This effect which is of the order of $10^{-4}$ cannot be neglected anymore if large bandwidths are used, as with EMIR. The worst case occurs with band E090 where channels as far away as 20 GHz need to be considered if a velocity channel in one of the sidebands is Doppler-tracked. In unfavorable but nevertheless frequent cases (target source not too far from the ecliptic, like the Galactic center), errors of up to $\pm2$ MHz occur. Since the magnitude of the error changes with time, narrow spectral lines may be broadened after a few hours of observation.

Observers concerned by this complication may consult the 30m web site for further details and solutions.

Update of PaKo

The observer interface program PaKo has been adapted for EMIR. In particular, the receiver and backend commands have been updated. The updated documentation will be available from the 30m web site in time for the preparation of observations with EMIR.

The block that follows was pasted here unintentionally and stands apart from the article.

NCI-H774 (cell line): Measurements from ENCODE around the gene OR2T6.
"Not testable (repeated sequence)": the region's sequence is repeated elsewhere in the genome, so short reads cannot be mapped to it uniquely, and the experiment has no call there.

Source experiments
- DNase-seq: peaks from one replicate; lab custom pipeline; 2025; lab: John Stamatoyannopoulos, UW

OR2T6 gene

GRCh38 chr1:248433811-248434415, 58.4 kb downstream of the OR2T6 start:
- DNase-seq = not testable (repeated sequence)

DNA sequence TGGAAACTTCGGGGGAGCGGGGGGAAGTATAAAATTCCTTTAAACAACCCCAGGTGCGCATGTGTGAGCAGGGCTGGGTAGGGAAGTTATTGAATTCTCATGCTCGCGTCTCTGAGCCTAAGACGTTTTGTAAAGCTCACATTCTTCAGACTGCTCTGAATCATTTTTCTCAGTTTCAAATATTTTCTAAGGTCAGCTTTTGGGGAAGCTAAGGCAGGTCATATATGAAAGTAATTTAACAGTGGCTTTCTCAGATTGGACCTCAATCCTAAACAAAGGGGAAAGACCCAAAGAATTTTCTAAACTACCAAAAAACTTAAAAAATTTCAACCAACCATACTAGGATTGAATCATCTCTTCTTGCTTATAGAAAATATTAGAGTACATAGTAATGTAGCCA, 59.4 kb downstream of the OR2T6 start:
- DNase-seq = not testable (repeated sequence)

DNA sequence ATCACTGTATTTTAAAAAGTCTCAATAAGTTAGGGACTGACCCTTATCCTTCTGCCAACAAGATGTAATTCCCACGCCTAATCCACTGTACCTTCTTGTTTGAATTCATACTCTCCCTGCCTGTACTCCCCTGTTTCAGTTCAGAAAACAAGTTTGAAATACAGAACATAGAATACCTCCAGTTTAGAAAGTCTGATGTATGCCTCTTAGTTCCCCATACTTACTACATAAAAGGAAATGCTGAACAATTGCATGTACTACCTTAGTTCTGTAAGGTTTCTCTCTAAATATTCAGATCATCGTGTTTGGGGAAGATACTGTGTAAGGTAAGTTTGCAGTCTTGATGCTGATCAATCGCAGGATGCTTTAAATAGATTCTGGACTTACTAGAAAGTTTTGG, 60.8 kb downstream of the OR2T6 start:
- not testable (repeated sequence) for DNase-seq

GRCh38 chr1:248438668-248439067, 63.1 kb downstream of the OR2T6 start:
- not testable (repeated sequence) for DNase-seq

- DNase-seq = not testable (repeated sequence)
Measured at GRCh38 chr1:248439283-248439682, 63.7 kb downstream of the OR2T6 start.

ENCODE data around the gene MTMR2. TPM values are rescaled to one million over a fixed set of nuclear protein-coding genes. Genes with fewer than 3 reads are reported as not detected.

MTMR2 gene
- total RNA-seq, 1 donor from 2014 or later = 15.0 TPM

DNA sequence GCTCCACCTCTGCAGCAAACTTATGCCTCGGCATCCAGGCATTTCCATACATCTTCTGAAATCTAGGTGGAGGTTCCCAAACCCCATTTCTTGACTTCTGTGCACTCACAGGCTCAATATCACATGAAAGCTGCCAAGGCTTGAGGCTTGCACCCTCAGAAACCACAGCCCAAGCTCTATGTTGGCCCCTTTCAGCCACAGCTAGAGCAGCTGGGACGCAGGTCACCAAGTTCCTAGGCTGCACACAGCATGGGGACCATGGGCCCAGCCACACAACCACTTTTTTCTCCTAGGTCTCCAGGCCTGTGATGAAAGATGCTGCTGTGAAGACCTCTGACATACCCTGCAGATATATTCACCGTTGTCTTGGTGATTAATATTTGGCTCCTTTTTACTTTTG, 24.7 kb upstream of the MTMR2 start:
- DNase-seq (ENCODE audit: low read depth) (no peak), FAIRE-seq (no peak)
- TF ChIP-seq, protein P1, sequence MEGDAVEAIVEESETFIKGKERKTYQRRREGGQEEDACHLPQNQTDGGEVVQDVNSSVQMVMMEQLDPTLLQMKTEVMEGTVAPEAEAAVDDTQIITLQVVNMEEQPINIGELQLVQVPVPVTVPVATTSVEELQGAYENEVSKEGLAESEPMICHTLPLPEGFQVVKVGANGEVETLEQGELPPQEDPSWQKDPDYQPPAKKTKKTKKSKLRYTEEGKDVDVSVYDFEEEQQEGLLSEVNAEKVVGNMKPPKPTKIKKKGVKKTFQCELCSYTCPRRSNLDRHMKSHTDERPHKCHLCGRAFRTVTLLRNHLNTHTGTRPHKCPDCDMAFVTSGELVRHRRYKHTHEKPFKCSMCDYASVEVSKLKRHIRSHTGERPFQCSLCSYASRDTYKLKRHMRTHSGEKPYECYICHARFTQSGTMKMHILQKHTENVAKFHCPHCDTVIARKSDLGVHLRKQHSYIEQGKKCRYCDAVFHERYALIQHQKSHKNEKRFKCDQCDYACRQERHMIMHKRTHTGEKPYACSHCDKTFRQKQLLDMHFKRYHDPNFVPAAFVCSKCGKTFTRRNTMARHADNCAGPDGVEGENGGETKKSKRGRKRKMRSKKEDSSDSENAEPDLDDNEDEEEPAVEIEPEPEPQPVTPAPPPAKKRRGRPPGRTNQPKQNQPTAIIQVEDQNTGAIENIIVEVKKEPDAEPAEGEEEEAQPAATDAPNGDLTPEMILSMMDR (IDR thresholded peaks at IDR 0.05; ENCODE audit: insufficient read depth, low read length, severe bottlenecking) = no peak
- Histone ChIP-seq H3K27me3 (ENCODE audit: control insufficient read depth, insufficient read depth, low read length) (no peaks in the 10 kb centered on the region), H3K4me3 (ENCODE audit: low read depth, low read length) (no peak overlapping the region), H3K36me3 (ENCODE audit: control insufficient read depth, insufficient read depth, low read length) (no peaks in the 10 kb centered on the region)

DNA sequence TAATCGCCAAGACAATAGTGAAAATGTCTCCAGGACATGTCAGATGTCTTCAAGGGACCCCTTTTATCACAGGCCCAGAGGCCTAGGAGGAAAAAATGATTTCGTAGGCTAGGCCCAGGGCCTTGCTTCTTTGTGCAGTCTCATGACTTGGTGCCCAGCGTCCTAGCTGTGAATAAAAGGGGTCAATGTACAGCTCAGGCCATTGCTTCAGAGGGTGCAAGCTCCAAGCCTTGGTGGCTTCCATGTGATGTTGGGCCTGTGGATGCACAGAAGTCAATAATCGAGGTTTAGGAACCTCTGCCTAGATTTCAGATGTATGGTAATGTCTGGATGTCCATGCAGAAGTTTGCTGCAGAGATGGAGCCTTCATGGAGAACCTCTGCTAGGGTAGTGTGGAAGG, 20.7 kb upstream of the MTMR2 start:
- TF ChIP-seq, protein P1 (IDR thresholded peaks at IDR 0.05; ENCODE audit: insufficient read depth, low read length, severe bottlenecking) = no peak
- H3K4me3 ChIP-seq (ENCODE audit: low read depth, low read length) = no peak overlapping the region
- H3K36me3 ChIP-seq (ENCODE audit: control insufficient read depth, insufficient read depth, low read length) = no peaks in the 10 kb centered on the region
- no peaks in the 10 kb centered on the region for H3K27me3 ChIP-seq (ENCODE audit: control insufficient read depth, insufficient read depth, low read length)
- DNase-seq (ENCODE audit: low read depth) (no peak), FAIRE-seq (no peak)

Observation time estimator

The GILDAS group has prepared a new 30m time estimator for EMIR. It is now part of the GILDAS software package and accessible via ASTRO. For downloading the GILDAS package please connect to the GILDAS home page and follow the instructions. A description of the new time estimator is also available on the Gildas web site.
For HERA and MAMBO2, the old web based time estimator is still available from the 30m web site. Note that a web based version of the estimator for EMIR will be made available for the next deadline. As commissioning of EMIR has not yet started at the time of writing, the new time estimator is based on the laboratory performance of EMIR and the expected losses at the telescope.

next up previous
Next: News from the Plateau Up: IRAM Newsletter 72 (February 2009) Previous: Travel funds for European